Monitoring of object storage services in the public cloud is tightly integrated with the general monitoring services (read AWS CloudWatch, Azure Monitor) of those cloud providers. The goal for this post is to discuss how monitoring is conducted.
|Metric Types||Operation CountsHTTP Response CountBucket SizeLatencyIngress/Egress||Operation CountsHTTP Response CodesAccount SizeAccount Container CountsAccount Object CountsLatencyIngress/EgressAvailabilitySpecific Error Counts|
|View||CloudWatch MetricsS3 Dashboard||Azure MonitorAzure Tables (via Storage Explorer)|
|Metrics Storage||CloudWatch Metrics||Azure Tables|
|Billed||Yes(By Metric Captured)||Yes (By Data Retained / Transactions)|
|Default||Bucket SizeBucket Object Count||Hourly MetricsAccount Container CountsAccount Object CountsAccount Size|
From a metrics types perspective, both AWS and Azure capture similar types of information. The only real difference is the amount of metadata that is captured by Azure about a particular request. This allows you to monitor specific conditions (for example, SAS token failure) and respond/alert appropriately.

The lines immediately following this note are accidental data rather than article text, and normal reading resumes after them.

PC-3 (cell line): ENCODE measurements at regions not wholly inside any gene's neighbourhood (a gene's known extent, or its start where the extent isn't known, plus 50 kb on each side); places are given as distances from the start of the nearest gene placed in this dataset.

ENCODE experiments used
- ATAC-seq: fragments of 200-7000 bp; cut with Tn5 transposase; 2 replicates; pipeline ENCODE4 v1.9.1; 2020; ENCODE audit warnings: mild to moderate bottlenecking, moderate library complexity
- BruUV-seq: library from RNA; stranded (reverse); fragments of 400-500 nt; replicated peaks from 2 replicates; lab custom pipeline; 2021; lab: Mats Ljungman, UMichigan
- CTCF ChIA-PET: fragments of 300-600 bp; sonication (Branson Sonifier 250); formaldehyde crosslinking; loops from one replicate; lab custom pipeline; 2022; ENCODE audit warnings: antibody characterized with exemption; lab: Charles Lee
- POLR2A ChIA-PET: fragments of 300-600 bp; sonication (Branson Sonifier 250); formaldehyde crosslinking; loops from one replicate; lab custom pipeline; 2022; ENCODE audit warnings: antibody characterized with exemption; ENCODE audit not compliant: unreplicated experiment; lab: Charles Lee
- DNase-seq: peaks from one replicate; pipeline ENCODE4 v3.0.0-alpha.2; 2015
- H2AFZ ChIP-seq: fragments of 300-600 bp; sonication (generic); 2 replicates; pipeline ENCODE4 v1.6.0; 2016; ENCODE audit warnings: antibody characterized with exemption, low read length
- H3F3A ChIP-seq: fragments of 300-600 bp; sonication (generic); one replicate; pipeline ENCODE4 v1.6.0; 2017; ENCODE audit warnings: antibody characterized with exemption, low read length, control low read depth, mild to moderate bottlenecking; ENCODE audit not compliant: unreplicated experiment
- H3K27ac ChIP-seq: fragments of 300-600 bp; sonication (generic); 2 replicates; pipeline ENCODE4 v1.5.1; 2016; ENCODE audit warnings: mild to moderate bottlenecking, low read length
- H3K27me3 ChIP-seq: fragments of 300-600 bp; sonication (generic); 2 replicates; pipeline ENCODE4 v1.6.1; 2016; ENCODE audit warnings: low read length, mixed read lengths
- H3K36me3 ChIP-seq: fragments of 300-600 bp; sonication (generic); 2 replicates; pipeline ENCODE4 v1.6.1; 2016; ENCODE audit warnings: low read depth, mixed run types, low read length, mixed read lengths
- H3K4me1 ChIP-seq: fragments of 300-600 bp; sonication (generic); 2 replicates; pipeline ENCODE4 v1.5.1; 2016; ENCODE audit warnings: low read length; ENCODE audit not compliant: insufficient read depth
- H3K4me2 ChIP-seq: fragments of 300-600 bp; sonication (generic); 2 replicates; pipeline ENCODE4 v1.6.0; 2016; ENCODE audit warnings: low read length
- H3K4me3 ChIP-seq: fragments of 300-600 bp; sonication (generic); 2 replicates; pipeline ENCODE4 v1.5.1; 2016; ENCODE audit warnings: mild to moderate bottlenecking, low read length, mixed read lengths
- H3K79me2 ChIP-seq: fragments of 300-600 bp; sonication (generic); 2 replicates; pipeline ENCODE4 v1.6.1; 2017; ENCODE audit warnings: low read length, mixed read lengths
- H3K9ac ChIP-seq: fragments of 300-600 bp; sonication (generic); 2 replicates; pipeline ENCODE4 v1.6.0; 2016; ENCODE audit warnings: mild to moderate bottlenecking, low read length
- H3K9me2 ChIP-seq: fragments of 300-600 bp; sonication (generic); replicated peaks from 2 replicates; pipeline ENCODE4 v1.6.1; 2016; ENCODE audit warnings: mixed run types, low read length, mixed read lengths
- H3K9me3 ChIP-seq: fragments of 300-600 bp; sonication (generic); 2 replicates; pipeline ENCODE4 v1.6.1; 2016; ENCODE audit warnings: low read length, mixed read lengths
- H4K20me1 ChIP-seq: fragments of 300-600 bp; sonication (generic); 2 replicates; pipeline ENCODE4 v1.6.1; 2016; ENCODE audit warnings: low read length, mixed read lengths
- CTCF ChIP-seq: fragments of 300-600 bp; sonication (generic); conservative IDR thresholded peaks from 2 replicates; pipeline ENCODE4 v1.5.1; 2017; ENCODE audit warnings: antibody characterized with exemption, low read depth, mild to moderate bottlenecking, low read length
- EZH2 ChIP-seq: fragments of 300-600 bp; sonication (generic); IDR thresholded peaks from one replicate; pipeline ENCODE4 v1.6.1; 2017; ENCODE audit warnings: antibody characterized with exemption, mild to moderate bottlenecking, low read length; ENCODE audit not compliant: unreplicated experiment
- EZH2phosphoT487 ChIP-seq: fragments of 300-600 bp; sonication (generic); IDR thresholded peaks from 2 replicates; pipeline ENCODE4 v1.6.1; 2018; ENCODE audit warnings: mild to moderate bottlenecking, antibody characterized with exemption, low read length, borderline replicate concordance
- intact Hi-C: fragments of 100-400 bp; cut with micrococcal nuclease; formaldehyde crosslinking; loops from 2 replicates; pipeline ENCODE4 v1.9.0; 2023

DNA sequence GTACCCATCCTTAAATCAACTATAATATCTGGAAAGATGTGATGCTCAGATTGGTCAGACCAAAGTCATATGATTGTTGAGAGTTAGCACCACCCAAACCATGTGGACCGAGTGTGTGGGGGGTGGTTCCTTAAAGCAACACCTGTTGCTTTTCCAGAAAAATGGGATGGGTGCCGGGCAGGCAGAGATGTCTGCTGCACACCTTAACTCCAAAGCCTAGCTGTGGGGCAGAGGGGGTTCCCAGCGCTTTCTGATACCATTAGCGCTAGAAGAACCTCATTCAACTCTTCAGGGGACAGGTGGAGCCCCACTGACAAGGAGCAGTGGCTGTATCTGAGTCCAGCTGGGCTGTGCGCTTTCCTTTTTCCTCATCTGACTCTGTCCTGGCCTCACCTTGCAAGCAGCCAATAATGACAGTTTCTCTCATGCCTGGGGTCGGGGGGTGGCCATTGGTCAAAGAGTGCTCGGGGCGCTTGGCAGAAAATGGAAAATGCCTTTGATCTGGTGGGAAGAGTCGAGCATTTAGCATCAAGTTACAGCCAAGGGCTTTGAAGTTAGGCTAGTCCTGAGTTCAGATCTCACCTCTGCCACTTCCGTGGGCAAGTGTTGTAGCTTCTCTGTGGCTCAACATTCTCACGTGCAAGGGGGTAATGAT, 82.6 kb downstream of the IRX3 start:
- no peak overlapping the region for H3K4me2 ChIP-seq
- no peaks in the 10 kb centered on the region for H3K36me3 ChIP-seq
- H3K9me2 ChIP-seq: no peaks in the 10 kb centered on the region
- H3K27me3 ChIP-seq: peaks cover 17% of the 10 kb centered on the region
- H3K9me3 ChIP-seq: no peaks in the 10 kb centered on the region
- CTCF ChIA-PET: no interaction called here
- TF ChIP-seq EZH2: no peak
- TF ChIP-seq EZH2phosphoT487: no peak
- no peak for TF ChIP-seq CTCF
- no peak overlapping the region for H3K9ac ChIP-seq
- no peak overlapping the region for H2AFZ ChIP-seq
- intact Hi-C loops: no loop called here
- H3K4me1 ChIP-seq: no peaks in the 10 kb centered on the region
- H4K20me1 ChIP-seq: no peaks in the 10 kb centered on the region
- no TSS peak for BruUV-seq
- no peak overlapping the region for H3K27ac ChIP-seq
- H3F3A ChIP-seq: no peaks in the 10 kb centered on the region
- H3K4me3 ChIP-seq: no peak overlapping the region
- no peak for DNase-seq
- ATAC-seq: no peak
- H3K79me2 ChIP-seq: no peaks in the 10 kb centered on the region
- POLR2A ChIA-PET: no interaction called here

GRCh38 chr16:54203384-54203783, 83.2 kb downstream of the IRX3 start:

For more information on the metrics available in AWS, please see https://docs.aws.amazon.com/AmazonS3/latest/dev/cloudwatch-monitoring.html.
For more information on the metrics available in Azure, please see https://docs.microsoft.com/en-us/rest/api/storageservices/storage-analytics-metrics-table-schema
Here is an example snippit from the Azure table for the storage account I’ve been using:
You can also view this data via Azure Monitor, and use the built-in tools to hack/slash as you see fit.
In AWS, the default view is cloudwatch. As far as I know, there is no direct access to the underlying data.
The only other real difference to point out is the retention period. Since all storage account data is logged to Azure Tables, you can customize the service to retain only the amount of logs you require. In CloudWatch, the defaults are derived based on the interval the data is captured. The price for that storage is included when you turn on the metric.
Shamir is a Microsoft Most Valuable Professional (MVP – Azure) and has extensive experience building solutions in the cloud, from strategy to deployment to automation